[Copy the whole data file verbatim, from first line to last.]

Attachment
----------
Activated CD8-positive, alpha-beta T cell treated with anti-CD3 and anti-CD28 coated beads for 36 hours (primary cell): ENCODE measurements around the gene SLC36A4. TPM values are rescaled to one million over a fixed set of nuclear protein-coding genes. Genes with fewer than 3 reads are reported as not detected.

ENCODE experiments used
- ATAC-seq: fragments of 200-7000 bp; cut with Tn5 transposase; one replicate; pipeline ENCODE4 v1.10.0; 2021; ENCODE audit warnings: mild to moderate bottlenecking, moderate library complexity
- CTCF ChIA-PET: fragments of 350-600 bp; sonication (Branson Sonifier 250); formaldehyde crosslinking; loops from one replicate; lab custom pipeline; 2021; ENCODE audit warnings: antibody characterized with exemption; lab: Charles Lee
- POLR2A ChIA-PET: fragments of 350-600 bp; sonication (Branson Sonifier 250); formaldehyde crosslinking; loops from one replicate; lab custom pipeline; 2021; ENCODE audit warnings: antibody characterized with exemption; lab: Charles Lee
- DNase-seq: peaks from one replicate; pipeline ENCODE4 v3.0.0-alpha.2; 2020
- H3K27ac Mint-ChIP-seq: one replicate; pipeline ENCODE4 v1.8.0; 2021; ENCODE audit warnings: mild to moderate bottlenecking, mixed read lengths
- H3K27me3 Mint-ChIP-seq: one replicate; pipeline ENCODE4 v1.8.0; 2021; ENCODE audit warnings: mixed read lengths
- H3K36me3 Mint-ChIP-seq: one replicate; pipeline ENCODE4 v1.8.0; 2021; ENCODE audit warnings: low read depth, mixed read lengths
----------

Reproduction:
Activated CD8-positive, alpha-beta T cell treated with anti-CD3 and anti-CD28 coated beads for 36 hours (primary cell): ENCODE measurements around the gene SLC36A4. TPM values are rescaled to one million over a fixed set of nuclear protein-coding genes. Genes with fewer than 3 reads are reported as not detected.

ENCODE experiments used
- ATAC-seq: fragments of 200-7000 bp; cut with Tn5 transposase; one replicate; pipeline ENCODE4 v1.10.0; 2021; ENCODE audit warnings: mild to moderate bottlenecking, moderate library complexity
- CTCF ChIA-PET: fragments of 350-600 bp; sonication (Branson Sonifier 250); formaldehyde crosslinking; loops from one replicate; lab custom pipeline; 2021; ENCODE audit warnings: antibody characterized with exemption; lab: Charles Lee
- POLR2A ChIA-PET: fragments of 350-600 bp; sonication (Branson Sonifier 250); formaldehyde crosslinking; loops from one replicate; lab custom pipeline; 2021; ENCODE audit warnings: antibody characterized with exemption; lab: Charles Lee
- DNase-seq: peaks from one replicate; pipeline ENCODE4 v3.0.0-alpha.2; 2020
- H3K27ac Mint-ChIP-seq: one replicate; pipeline ENCODE4 v1.8.0; 2021; ENCODE audit warnings: mild to moderate bottlenecking, mixed read lengths
- H3K27me3 Mint-ChIP-seq: one replicate; pipeline ENCODE4 v1.8.0; 2021; ENCODE audit warnings: mixed read lengths
- H3K36me3 Mint-ChIP-seq: one replicate; pipeline ENCODE4 v1.8.0; 2021; ENCODE audit warnings: low read depth, mixed read lengths